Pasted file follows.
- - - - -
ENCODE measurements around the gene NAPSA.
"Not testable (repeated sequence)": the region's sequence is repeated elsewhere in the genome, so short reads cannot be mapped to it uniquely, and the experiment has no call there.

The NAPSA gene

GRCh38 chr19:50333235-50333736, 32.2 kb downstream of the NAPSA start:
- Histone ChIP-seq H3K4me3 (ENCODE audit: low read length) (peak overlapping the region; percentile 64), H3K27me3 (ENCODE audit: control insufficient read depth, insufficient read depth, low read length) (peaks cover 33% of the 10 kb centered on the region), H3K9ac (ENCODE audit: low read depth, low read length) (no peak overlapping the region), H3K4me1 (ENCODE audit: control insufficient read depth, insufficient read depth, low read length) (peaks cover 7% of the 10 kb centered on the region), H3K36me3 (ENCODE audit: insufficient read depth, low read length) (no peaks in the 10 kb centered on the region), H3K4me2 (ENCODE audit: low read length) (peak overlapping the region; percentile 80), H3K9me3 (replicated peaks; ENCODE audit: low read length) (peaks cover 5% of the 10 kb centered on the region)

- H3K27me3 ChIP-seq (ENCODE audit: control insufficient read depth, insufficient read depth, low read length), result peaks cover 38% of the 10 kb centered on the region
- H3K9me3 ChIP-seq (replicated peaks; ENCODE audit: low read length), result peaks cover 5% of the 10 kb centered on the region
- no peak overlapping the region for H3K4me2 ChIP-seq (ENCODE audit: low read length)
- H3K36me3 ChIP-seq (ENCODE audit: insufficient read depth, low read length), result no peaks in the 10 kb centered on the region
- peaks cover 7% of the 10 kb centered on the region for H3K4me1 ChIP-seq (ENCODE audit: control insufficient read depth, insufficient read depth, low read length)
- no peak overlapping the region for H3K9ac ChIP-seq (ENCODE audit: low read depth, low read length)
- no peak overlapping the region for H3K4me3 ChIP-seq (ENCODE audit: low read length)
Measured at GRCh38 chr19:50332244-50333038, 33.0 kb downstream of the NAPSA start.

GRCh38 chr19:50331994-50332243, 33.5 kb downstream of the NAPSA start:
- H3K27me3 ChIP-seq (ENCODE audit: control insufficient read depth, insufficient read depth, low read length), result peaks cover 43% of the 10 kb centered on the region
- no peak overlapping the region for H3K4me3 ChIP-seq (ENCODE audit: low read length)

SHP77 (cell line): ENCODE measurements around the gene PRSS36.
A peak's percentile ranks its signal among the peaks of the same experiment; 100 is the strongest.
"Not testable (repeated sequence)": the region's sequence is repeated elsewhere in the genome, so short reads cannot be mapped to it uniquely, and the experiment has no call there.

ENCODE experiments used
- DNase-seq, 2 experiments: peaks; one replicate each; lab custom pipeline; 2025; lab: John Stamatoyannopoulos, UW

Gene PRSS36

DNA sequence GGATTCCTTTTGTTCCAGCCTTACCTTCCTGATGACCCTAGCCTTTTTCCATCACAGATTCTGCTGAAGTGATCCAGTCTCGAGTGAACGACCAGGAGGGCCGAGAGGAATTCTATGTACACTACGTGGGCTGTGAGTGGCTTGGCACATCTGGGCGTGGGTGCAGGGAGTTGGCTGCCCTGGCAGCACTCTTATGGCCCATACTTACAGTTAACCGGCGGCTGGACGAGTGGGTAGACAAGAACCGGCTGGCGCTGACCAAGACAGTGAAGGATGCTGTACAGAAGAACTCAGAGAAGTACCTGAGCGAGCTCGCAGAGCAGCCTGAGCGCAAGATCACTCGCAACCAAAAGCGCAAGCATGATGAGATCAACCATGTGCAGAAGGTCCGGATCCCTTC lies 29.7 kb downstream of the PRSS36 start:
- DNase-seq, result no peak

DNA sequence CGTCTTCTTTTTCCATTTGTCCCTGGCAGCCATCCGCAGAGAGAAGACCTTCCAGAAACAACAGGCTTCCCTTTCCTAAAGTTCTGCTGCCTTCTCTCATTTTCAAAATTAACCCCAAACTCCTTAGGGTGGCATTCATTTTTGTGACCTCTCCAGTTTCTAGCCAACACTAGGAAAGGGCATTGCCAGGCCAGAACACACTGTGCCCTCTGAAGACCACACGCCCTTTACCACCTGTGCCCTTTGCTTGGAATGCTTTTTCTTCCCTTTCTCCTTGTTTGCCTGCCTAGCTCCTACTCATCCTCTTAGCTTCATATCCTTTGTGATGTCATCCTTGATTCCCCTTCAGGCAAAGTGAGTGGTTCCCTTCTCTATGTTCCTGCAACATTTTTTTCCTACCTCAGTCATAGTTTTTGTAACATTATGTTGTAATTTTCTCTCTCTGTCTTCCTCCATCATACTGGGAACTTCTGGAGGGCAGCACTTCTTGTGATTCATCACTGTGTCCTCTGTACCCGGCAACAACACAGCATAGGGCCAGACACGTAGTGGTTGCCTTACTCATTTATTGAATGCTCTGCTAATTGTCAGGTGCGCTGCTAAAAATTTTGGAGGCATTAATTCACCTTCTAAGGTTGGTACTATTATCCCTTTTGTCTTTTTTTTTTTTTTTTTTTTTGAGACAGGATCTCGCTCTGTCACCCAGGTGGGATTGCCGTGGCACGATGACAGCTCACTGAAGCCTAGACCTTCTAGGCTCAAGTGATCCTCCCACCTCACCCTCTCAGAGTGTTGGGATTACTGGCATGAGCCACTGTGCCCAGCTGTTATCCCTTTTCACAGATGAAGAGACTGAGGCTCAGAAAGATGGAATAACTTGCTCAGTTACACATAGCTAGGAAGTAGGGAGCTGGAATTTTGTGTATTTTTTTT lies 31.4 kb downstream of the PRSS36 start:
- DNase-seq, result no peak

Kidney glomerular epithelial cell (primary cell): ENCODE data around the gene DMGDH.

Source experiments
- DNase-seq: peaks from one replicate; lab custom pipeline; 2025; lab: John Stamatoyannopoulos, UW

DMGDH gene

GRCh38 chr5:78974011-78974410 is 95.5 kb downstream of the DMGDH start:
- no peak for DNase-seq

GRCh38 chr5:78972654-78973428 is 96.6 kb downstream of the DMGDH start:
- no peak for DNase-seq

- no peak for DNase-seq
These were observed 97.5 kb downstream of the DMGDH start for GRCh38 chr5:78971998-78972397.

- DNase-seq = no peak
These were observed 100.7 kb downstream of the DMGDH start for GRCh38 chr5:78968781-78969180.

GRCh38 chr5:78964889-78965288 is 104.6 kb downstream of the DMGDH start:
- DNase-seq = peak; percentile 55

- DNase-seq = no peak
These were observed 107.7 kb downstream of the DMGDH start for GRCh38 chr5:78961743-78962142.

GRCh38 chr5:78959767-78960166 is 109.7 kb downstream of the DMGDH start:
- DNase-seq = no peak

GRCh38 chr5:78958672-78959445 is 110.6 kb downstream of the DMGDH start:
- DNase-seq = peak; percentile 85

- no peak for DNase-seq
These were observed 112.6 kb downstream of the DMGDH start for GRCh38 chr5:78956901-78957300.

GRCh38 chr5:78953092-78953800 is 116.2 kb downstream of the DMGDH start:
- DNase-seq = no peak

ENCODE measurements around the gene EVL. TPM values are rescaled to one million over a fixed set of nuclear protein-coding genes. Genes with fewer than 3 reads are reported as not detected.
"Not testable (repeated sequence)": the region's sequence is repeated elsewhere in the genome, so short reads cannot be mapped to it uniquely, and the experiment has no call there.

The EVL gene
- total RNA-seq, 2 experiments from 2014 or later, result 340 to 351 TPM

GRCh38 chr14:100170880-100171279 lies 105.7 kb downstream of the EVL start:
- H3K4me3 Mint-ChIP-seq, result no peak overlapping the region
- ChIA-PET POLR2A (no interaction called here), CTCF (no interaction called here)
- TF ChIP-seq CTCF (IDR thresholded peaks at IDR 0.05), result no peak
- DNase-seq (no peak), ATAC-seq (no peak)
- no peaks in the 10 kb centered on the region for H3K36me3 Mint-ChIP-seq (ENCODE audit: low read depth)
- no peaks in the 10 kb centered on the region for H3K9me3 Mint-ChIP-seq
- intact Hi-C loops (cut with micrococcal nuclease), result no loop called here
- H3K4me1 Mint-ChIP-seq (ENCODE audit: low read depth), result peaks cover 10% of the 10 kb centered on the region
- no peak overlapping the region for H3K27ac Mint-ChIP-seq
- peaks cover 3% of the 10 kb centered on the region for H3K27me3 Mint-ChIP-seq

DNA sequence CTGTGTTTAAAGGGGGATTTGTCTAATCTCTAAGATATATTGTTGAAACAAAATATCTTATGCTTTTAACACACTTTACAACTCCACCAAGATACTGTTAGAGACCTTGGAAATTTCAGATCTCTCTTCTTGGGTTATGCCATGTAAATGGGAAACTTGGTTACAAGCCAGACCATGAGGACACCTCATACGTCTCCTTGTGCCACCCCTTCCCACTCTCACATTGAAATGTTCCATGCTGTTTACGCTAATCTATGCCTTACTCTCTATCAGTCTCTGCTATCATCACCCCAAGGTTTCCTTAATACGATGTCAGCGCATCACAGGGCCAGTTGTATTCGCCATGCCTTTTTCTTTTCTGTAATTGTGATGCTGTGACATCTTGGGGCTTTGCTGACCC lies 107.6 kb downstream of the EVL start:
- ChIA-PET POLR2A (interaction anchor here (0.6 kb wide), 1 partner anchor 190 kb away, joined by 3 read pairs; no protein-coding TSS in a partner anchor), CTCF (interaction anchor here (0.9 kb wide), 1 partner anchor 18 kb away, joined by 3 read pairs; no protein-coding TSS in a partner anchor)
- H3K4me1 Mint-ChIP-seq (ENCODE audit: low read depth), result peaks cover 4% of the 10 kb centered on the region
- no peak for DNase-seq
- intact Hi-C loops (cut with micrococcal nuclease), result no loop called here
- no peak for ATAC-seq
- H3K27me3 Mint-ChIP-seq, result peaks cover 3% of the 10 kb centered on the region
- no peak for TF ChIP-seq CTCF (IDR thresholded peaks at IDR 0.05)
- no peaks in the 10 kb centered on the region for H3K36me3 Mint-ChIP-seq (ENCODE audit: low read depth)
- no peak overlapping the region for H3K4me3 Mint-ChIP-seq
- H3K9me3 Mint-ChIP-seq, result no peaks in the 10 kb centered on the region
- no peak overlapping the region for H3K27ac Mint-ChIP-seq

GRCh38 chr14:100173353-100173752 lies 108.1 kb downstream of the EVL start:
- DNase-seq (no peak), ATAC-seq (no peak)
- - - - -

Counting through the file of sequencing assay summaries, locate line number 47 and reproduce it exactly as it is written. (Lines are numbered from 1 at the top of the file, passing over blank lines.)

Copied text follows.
- no peak for DNase-seq